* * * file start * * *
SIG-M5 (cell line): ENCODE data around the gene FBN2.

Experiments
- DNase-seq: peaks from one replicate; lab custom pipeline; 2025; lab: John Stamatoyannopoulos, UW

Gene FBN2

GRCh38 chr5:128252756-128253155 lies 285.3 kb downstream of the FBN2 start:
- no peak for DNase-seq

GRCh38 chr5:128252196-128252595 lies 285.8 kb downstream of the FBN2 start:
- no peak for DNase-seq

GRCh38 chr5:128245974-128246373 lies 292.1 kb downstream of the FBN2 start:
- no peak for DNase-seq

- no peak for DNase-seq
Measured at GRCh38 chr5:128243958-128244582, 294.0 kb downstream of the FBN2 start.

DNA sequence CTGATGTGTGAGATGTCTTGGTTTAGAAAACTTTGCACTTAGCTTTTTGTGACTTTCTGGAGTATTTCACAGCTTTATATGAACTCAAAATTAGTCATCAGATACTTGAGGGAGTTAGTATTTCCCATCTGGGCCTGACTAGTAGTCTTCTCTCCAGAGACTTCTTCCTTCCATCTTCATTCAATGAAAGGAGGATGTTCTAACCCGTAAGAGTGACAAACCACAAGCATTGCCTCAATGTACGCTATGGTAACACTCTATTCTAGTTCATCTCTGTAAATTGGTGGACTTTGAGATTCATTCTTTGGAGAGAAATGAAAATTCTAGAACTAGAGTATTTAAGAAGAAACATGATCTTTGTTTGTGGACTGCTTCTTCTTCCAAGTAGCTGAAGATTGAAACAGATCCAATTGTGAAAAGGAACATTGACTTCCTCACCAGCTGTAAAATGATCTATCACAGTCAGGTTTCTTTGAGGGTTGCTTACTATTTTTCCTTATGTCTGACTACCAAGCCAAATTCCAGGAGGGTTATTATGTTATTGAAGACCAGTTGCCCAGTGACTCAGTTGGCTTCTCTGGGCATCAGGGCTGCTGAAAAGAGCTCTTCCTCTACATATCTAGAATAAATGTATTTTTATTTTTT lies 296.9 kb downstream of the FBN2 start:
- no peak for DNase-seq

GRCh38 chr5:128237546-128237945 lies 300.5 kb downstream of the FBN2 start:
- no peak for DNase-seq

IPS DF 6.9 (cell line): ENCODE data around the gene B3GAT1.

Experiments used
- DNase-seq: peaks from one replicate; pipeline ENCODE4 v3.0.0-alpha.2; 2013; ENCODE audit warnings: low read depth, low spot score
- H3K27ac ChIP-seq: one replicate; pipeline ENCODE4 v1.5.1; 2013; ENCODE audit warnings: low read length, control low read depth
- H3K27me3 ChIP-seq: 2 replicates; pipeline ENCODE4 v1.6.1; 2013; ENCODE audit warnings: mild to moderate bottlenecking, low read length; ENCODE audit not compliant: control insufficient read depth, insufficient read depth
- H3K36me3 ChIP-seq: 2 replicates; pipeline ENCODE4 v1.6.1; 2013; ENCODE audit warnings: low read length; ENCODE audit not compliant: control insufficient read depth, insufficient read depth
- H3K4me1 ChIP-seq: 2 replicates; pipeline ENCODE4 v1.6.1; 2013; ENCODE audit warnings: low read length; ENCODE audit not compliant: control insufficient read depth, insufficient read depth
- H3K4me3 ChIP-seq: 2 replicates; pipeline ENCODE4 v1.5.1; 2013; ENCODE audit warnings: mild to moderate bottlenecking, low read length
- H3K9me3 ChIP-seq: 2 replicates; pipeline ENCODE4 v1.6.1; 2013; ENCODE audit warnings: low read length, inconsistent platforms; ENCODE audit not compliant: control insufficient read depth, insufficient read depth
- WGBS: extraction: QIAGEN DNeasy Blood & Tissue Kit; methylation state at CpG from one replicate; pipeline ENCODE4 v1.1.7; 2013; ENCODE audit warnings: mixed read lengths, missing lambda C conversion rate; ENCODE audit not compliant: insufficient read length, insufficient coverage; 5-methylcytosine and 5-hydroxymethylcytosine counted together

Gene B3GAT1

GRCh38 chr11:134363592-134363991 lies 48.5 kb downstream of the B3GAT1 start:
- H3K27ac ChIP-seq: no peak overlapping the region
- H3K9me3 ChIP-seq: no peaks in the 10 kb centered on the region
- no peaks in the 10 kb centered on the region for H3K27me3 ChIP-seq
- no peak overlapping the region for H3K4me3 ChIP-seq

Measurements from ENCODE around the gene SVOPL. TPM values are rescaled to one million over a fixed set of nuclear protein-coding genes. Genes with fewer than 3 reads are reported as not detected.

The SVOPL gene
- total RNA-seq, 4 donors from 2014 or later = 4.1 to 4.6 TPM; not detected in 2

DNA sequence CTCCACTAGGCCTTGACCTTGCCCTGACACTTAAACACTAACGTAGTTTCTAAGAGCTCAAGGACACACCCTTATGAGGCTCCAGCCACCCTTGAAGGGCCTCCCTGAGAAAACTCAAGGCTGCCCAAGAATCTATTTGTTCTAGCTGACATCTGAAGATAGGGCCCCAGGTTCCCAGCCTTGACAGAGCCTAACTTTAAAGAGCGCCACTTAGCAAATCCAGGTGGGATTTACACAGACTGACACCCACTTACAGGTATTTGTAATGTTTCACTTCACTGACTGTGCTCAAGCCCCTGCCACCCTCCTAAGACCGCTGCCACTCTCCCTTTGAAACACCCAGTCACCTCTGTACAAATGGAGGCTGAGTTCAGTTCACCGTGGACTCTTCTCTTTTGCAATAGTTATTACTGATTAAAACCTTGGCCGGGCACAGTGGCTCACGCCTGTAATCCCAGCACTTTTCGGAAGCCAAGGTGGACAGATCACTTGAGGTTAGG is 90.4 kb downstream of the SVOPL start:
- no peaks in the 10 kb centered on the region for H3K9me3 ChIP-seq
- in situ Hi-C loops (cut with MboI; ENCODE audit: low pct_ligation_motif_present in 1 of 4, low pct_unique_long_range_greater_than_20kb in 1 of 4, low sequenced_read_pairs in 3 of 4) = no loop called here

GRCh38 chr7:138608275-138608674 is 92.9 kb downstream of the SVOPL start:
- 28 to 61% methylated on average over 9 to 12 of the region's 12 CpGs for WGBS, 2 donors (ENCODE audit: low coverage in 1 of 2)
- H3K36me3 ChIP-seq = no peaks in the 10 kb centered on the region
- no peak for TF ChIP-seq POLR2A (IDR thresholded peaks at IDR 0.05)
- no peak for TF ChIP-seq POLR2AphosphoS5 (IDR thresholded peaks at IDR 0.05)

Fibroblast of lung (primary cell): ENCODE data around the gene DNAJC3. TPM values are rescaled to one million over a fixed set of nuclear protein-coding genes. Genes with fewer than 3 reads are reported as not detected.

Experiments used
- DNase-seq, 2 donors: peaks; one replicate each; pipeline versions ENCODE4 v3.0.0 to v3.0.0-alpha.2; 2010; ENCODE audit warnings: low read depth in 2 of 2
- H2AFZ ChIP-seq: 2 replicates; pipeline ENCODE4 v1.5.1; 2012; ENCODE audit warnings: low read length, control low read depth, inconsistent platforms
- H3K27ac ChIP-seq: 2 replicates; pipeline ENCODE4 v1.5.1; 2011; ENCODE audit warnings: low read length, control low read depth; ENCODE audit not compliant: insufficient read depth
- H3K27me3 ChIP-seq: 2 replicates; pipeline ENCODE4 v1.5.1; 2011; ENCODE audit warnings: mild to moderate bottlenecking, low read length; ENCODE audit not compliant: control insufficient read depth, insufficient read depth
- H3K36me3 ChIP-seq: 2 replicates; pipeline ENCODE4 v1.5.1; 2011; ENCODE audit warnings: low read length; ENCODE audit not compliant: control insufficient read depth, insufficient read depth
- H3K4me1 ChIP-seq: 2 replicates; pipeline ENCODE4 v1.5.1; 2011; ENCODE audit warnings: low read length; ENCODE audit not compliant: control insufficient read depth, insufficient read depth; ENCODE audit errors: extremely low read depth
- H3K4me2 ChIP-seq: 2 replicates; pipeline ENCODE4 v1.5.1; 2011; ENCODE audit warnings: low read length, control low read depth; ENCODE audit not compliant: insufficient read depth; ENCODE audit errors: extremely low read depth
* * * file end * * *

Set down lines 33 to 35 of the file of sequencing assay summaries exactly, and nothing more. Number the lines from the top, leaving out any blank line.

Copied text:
Measurements from ENCODE around the gene SVOPL. TPM values are rescaled to one million over a fixed set of nuclear protein-coding genes. Genes with fewer than 3 reads are reported as not detected.

The SVOPL gene
- total RNA-seq, 4 donors from 2014 or later = 4.1 to 4.6 TPM; not detected in 2